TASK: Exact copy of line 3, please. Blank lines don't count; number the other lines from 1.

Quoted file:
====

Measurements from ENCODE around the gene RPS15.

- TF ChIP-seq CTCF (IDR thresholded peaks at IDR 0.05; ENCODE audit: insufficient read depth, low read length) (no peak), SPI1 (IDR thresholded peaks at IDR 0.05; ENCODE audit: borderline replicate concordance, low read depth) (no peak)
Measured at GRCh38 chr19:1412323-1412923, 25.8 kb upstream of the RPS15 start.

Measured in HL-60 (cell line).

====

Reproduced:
Measured at GRCh38 chr19:1412323-1412923, 25.8 kb upstream of the RPS15 start.